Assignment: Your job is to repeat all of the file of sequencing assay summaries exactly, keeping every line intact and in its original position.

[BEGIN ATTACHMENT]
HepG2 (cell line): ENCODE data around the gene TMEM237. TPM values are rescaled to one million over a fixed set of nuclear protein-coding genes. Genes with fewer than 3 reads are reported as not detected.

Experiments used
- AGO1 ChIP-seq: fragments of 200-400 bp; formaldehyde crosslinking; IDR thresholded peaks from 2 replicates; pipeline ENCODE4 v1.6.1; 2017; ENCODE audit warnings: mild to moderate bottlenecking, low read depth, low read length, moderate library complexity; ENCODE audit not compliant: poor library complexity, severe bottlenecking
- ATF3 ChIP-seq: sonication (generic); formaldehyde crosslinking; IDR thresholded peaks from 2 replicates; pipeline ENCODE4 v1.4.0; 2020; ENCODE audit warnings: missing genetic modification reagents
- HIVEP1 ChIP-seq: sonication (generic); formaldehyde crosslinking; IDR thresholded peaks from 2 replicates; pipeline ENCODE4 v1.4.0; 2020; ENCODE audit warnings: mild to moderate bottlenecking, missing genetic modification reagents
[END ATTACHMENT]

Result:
HepG2 (cell line): ENCODE data around the gene TMEM237. TPM values are rescaled to one million over a fixed set of nuclear protein-coding genes. Genes with fewer than 3 reads are reported as not detected.

Experiments used
- AGO1 ChIP-seq: fragments of 200-400 bp; formaldehyde crosslinking; IDR thresholded peaks from 2 replicates; pipeline ENCODE4 v1.6.1; 2017; ENCODE audit warnings: mild to moderate bottlenecking, low read depth, low read length, moderate library complexity; ENCODE audit not compliant: poor library complexity, severe bottlenecking
- ATF3 ChIP-seq: sonication (generic); formaldehyde crosslinking; IDR thresholded peaks from 2 replicates; pipeline ENCODE4 v1.4.0; 2020; ENCODE audit warnings: missing genetic modification reagents
- HIVEP1 ChIP-seq: sonication (generic); formaldehyde crosslinking; IDR thresholded peaks from 2 replicates; pipeline ENCODE4 v1.4.0; 2020; ENCODE audit warnings: mild to moderate bottlenecking, missing genetic modification reagents